[I]f I find the word ‘lazy’ in the title of a recipe, it’s just… I feel like I can breathe a sigh of relief. Finally, a recipe that couples my deep love for pie with my deep appreciation for sitting on my porch, sipping drinks, and talking trash. You mean I can have both homemade pie and lazy trash-talking all in one sweet situation!?
Well… yes, and also NO. You can have your pie (tart), but like any good pie, you’re going to have to work for it.
Yea. We can talk about it. I’m going to make us.
First, let’s talk about citrus!
The original recipe for this lazy / not-so-lazy tart calls for a Meyer Lemon. A whole Meyer Lemon. Peel, pith, insides. The whole shebang.
Meyer Lemons are all well and good, and you should totally use a big juicy one for this recipe. I happen to live inside this mess of citrus in The French Quarter and wanted to find a way to incorporate this crazy citrus into my tart.
These are calamondins! New fruit from my new city. Tiny, very tart, thin-skinned, lightly seeded citrus fruits. I halved these, scooped out the sneaky seeds, and added them to a blender for the pie filling.
This recipe (originally from this month’s Food and Wine Magazine featuring Food52!!!) is one part lazy, one part (what’s the opposite of lazy?) NOTlazy.
The tart crust uses both vegetable shortening and butter. I usually use an all-butter crust, but wanted to stay true to the recipe and experiment with a combination of fats. Vegetable shortening adds a crispness and stability to the tart crust.
Pro tip: This tart crust is most successful if the vegetable shortening is chilled before incorporating into the crust.
See? Already making you work. Chilling vegetable shortening any all.
The dough comes together by hand or in a food processor and is left to rest in the refrigerator for at least an hour. The resting time is essential. Non-negotiable.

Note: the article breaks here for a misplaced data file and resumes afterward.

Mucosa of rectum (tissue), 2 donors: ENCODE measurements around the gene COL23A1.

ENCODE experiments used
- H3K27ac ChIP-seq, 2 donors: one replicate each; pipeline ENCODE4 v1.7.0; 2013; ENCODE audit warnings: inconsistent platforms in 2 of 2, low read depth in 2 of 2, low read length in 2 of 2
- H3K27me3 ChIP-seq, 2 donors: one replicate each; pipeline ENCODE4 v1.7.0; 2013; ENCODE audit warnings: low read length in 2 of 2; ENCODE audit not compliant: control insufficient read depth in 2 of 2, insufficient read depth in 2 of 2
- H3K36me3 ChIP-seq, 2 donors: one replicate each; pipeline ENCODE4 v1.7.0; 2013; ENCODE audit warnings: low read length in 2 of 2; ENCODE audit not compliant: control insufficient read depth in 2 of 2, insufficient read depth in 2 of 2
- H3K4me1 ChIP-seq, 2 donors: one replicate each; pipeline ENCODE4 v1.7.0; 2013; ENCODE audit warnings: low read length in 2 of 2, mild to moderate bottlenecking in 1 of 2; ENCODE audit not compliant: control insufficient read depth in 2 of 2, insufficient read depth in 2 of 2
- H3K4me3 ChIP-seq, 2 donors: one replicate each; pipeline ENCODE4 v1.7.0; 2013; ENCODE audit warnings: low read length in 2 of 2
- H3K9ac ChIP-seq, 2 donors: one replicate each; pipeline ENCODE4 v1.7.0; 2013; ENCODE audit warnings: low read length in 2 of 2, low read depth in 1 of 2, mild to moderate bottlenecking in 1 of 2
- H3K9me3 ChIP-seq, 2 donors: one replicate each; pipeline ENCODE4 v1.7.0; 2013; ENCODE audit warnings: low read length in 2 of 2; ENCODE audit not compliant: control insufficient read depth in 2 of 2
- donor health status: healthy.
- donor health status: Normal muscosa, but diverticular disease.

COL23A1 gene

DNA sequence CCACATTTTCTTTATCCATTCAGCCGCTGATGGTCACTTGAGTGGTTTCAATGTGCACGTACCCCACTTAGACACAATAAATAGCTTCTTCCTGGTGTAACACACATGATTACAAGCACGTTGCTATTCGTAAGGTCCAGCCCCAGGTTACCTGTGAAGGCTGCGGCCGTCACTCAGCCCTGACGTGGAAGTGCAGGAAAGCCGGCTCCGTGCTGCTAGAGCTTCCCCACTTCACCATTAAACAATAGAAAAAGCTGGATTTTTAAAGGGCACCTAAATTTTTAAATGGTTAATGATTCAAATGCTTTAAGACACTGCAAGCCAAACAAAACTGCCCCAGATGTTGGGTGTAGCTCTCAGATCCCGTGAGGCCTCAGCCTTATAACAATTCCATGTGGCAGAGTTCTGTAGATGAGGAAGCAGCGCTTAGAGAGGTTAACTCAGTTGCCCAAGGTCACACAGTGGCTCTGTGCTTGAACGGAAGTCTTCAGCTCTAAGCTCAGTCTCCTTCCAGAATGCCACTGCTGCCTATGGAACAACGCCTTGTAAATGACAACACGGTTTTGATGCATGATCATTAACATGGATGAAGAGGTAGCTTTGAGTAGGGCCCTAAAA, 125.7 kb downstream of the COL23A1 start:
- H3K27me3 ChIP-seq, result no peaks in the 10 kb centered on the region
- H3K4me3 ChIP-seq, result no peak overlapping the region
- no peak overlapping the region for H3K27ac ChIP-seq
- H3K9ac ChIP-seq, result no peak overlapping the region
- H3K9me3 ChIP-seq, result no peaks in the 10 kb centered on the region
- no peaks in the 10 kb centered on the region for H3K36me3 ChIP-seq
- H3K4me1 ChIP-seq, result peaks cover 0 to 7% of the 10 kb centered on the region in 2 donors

After being rolled out… we’ve still got some crust issues to contend with.
The crust needs to be pricked with the tines of a fork (so it doesn’t puff up during pre-baking), and frozen before being par-baked.
Yea… this sure is the opposite of lazy, isn’t it?
Here’s the thing: each step is important.
Resting the tart crust: helps distribute the moisture throughout the dough and allows the fats to rechill and harden.
Pricking the tart crust: allows air to escape and keeps the crust from bubbling up during par-baking.
Freezing the crust before parbaking: keeps the crust firm and stops it from shrinking down the sides of the pan during parbaking. Key!
Rested. Rolled. Pricked. Frozen.
Now you’ll need a lightly greased piece of foil, and dried baking beans or pie weights.
Yea. That wasn’t lazy like, AT ALL. Right?
Here’s the part where we get to kick back a bit. Finally. It’s with the filling.
You’ll need a blender and the ability to dump everything into it: a softened stick of butter, eggs, whole calamondins, and sugar.
The filling is poured into the warm, golden brown, par-baked crust and mooooore baking!
The crust is substantial and flakey. The filling is sweet and citrus. It’s lovely living!Print
Lazy Mary’s Lemon (or any tart citrus) Tart
- Prep Time: 180
- Cook Time: 40
- Total Time: 3 hours 40 minutes
For the Pastry
- 1 3/4 cups plus 2 tablespoons all-purpose flour, plus more for dusting
- 1/3 cup plus 3 tablespoons powdered sugar
- 3/4 teaspoon salt
- 1/3 cup plus 3 tablespoons chilled vegetable shortening, cubes
- 2 tablespoons unsalted butter, cubed and chilled